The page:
The preachers throughout our General Assembly called on the Presbyterian Church (and the commissioners in particular) to LOVE one another also. And did we do it? Well, perhaps a little bit. But I think we could have done better.

I wasn’t the only one from our Presbytery at the General Assembly. Fran Neuls was the elder commissioner from Trinity Presbyterian Church in Grenfell. Donna Wilkinson was there to assist with the Young Adult Representatives. And Matthew Yakemchuch was the YAR (Young Adult Representative) for the Presbytery of Assiniboia.

YARs participate in the whole Assembly process. They do not have a vote like a commissioner, but they have what is called an advisory vote. While the commissioners vote yes or no with yellow cards, the YARs have green cards. They don’t usually vote on every recommendation, but they let the Moderator know when they wish to have an advisory vote, and then they vote BEFORE the commissioners vote on the question. Many of the commissioners (including me) pay close attention to the thoughts and reflections of the YARs, and pay attention to how they vote.

On the final morning of the Assembly, the YARs always make a presentation about their experience, and many people said that this year’s YAR presentation was the best they had seen in many years.

I thought about showing you the video of the presentation by the YARs because it was so honest, prophetic, and hopeful. But it was also quite long, so I’ll just encourage you to watch it online, and I’ll tell you a little about it instead.

The YARs presented an exercise in which they stood together in a line at the front of the Assembly Hall. Then one of them named an experience or an opinion, and invited those who agreed with each statement to step forward out of the line.

Step forward if you had NO sleep last night. (Quite a few, including Matthew, stepped forward for that one.)

Step forward if you prayed for God’s guidance during this meeting. (All of them stepped forward.)

Step forward if you understood all the decisions that were made by the Assembly. (No one stepped forward for that one.)

Step forward if you felt like the Assembly was a safe environment to express your opinion, even if your opinion was in the minority. (Only a few stepped forward.)

Step forward if the way the sederunts unfolded made you proud of the behaviour of the court. (None stepped forward.)

Step forward if you came with a strong opinion about something, but you’re leaving with your views changed, horizons broadened, or new convictions. (Many stepped forward.)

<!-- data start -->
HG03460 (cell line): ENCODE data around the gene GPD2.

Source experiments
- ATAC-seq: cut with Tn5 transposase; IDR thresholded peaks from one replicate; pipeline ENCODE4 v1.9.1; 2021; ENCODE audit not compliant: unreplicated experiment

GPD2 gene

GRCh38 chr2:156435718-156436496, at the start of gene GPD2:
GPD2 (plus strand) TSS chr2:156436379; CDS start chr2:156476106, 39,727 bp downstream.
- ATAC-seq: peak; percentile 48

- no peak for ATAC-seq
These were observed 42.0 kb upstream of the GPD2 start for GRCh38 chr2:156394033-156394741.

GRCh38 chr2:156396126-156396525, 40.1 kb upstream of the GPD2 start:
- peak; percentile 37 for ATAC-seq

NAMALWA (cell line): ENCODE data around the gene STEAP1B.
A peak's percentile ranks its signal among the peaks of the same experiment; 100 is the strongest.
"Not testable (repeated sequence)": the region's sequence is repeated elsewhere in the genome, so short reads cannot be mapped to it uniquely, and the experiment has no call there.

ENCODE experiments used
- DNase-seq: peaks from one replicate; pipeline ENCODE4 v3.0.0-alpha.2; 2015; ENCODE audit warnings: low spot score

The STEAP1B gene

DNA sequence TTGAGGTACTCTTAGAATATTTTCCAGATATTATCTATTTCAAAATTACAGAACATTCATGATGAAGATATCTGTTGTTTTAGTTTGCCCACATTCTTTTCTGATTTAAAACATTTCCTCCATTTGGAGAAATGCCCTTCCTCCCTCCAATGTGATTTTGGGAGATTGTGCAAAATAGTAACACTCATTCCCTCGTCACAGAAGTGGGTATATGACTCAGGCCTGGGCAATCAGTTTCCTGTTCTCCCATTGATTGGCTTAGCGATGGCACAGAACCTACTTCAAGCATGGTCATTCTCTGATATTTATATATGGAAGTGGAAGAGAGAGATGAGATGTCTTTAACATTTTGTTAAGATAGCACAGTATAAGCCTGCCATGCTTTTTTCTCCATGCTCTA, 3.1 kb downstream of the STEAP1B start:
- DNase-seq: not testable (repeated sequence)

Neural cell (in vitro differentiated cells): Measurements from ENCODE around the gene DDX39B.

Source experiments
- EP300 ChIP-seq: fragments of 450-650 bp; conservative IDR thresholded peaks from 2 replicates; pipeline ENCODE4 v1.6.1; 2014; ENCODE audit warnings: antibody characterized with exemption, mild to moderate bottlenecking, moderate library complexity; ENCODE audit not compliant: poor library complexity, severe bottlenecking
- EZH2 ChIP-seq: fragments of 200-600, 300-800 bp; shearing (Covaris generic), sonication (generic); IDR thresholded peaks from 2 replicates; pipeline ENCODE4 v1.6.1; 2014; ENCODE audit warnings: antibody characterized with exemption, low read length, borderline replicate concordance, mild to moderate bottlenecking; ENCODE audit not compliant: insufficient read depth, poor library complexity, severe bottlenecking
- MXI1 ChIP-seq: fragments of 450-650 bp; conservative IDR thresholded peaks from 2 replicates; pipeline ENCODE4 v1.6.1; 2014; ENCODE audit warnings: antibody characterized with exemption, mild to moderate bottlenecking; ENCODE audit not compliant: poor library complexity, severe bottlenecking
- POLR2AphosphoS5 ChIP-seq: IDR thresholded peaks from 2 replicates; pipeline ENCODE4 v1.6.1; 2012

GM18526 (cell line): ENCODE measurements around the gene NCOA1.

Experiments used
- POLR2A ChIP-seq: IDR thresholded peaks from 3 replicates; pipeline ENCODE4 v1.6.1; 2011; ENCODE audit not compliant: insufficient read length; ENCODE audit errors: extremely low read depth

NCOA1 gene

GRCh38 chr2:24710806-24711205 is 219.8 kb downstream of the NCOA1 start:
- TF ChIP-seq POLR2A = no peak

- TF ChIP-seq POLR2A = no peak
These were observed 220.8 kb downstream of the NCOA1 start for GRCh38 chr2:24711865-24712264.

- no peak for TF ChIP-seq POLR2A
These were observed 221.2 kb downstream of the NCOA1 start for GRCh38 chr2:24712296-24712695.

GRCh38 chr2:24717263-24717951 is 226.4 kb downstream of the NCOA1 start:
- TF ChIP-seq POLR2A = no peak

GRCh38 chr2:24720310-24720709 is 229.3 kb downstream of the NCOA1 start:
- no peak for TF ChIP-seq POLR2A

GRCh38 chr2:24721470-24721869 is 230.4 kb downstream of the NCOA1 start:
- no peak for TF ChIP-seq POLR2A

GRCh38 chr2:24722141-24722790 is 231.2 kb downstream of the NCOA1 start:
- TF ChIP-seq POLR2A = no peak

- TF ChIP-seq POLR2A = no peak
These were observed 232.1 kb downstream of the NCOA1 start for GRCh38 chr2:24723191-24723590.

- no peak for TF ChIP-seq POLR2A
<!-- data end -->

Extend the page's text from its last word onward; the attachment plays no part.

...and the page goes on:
Step forward if you’re leaving this place with hope. (All stepped forward.)

The YARs pointed out that no matter how much they disagreed or had differences, they always returned to stand together side-by-side. They stepped forward to indicate their opinion, but then they stepped back into the line again. They said: “We respected each other. We supported each other. We did not try to take anyone else’s space. Together with love, Christ, and God, we are One.

And that witness was to me (and to many commissioners that morning) a witness of hope and encouragement, that young adult Presbyterians (who also held a diversity of opinions, experiences, and biblical interpretations) could be unified by their shared faith in God and stand together in love.

Right now, we tend to look at what can be seen. We look at the divided state of the church. We look at the broken state of the world. We notice the trials and struggles in our lives today. And it would be easy to give up hope and to lose heart.

But Paul encourages us that “this slight momentary affliction is preparing us for an eternal weight of glory beyond all measure, because we look not at what can be seen but at what cannot be seen; for what can be seen is temporary, but what cannot be seen is eternal.”

I think Paul is talking about the Kingdom of God – the promised time to come when all is right in the world, when people are reconciled, and justice is done, and peace flourishes everywhere.

Sometimes we might start to think that the Reign of God is something we won’t get to experience until after we die and we go to heaven. But Jesus tells us that the Kingdom is already here and also “not quite yet.” For now, we get glimpses of the Kingdom, experiences of love, witnesses of peace, signs of hope that encourage us not to lose heart.

God used the YARs at this Assembly to provide that vision of God’s reign of peace. May we participate with them, and with God, in working to build that Kingdom. And may we never lose heart.